Catalog Retailers Are In Sync With Callers
Catalog retailers are outperforming banks, cell phone services, cable and satellite television, insurance, and PC customer service when it comes to call center satisfaction, according to the inaugural Call Center Satisfaction Index, a study by CFI Group. The study leverages the methodology of the University of Michigan's American Customer Satisfaction Index (ACSI)--an indicator of customer evaluations of the quality of products and services available to household consumers in the U.S on a 100-point scale--to conduct the Call Center Satisfaction Index. More than 900 customers of call centers in those six industries were surveyed.
Of the six industries, retail catalog call centers surpassed all others with a score of 80, albeit just three points ahead of banking call centers' score of 77. Catalog call centers are able to answer customer queries, which improves first call resolution, says Sheri Teodoru, program director at CFI Group and author of the study. She adds, though, that "they also have a slight advantage in that people are calling to place an order, which is in theory a fairly pleasant experience, and for the most part it looks like those orders are getting placed as they should be." Similarly, with banking call centers, "their reps seem to have been trained in those areas where they need to be and they're able to answer customer questions," she says.
Compared to catalog and banking call centers, though, the remaining sectors fared less well. Cell phone service call centers placed third with 69, trailed closely by cable and satellite television call centers and insurance call centers, each with a mark of 68. However, PC call centers are doing the worst job of satisfying callers, pulling in a score a 64, due partly to weak first call resolution; about one-fourth of callers contacting a PC call center hang up with their issue unresolved, causing PC customer service reps to fare low in terms of solving problems, according to the study. Product complexity and perceived difficulty of understanding CSRs due to the frequency of offshoring in the vertical are also components plaguing customer satisfaction with PC call centers, according to Teodoru. (Despite its poor showing in terms of call center satisfaction, the PC industry did tie with the banking industry for the strongest score for overall industry satisfaction.)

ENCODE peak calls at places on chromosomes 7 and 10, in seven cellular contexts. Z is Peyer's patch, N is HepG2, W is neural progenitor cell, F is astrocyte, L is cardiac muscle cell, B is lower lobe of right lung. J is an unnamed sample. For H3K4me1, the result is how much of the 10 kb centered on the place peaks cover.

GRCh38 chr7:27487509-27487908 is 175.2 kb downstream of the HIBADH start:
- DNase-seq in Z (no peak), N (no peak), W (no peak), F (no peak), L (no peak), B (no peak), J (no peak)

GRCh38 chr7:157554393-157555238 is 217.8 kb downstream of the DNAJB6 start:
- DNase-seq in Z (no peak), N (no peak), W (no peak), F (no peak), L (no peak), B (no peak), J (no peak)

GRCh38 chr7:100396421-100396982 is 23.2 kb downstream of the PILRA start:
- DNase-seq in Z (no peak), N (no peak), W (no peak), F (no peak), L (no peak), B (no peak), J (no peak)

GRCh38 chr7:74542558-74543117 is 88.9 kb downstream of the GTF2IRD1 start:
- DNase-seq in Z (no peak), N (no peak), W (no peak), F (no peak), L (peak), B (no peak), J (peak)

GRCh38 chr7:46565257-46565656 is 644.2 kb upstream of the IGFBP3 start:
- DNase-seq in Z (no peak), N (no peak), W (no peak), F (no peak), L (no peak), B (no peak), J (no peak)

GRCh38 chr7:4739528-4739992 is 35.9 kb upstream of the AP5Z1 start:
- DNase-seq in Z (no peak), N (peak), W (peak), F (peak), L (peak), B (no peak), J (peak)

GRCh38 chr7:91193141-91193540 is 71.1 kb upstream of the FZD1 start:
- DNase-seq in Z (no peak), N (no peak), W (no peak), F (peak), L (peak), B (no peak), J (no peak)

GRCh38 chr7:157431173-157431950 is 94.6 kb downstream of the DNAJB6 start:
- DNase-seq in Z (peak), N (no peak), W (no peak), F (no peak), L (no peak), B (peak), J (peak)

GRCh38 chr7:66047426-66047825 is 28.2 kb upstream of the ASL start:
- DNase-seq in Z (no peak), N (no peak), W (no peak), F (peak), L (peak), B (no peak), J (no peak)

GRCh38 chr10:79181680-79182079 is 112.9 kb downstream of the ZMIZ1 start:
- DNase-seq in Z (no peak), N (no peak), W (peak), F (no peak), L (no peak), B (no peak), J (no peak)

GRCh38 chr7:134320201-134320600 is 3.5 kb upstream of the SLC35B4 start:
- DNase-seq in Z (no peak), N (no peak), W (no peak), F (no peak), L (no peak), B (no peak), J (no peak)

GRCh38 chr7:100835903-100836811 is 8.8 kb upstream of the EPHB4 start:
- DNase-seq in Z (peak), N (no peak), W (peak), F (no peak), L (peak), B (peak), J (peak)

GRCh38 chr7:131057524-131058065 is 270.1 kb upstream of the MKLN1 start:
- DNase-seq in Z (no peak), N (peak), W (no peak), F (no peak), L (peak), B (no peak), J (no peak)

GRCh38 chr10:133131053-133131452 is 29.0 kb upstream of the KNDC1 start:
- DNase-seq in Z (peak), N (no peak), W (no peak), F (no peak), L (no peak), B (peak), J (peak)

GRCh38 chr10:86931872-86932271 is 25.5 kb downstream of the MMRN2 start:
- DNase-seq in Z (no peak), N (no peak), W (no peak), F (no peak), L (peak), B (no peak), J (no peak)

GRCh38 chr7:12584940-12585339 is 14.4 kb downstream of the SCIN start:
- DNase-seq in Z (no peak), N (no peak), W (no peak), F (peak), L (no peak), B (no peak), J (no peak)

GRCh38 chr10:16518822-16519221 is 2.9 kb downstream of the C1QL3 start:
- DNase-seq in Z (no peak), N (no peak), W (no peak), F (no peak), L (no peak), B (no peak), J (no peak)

"If we look across the industry, the big area where most of the perceived offshoring is happening is in the PC industry," Teodoru says. "There is a clarity of speech issue and the product is pretty complicated, so when you couple those things together...it's a recipe for disaster." The study contends that customers who believe the call center is located outside of the U.S. rate their satisfaction with the call center experience 26 points lower and are almost twice as likely to defect compared to those who assume the call center is domestic. It's worth noting, however, that how an organization manages its outsourced (including offshored) customer interactions and its plan for doing so must be tailored to fit its customers' needs.
When it comes to improving overall industry satisfaction, call centers are a piece of that that can't be ignored, Teodoru says. "The two are intertwined. If you do a really bad job with your contact center you're going to suffer the consequences. You can't view it as a cost center; it has to be viewed as a customer touch point. That part of the business is critical, and if it's just relegated to the cost side it won't ever be viewed as an opportunity to touch the customer in a good way."
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